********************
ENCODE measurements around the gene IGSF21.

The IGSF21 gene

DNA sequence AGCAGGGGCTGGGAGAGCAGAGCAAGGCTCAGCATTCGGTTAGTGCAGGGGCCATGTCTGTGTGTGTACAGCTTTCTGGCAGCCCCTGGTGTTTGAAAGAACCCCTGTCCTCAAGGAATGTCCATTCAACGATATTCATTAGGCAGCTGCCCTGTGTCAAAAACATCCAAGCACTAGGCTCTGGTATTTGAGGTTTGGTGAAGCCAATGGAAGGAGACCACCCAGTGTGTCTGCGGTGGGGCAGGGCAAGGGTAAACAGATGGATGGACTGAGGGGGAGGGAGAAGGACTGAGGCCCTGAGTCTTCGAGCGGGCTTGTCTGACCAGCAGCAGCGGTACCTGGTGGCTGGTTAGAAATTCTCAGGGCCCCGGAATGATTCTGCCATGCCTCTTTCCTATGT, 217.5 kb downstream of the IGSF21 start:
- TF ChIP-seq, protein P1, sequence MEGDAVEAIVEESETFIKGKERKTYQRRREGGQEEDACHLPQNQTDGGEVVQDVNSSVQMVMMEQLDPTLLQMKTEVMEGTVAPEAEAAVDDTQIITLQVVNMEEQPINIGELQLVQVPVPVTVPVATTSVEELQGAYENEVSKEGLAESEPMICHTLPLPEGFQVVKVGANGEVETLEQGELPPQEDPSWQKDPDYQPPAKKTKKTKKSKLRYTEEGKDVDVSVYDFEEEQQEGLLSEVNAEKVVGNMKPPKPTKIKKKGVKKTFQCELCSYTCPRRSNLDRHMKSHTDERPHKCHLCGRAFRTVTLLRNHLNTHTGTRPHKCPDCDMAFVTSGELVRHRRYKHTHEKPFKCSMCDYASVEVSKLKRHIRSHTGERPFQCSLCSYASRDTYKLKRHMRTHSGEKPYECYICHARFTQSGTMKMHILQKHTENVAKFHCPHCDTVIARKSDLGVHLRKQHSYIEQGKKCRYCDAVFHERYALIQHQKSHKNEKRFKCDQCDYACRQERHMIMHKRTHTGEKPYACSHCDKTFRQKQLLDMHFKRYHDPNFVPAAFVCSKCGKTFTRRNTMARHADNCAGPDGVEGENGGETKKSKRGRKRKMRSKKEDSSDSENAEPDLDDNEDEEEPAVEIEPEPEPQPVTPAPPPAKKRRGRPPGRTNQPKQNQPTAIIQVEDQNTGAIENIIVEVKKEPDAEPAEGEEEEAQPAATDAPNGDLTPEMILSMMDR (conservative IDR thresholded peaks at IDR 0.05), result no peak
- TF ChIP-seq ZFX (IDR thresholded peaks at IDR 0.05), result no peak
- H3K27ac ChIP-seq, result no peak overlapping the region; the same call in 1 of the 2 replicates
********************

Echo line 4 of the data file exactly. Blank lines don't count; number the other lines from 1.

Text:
- TF ChIP-seq, protein P1, sequence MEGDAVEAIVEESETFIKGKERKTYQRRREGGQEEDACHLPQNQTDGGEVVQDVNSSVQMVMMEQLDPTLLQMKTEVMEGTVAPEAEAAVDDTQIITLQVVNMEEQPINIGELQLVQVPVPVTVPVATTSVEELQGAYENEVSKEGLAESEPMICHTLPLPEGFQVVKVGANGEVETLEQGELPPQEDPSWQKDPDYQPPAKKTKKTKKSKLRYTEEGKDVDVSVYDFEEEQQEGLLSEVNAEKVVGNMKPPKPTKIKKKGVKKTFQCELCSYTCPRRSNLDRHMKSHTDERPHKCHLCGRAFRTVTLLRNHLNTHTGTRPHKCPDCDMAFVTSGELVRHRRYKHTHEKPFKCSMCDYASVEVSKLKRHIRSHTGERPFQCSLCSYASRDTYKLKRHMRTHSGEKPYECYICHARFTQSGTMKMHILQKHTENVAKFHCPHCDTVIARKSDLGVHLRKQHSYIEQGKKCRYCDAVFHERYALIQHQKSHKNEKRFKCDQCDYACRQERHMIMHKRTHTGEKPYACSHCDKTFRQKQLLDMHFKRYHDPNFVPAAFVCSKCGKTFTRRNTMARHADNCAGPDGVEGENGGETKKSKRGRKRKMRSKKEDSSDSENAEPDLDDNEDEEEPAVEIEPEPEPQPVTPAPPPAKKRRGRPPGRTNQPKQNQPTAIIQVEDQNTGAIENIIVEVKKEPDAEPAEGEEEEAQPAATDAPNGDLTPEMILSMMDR (conservative IDR thresholded peaks at IDR 0.05), result no peak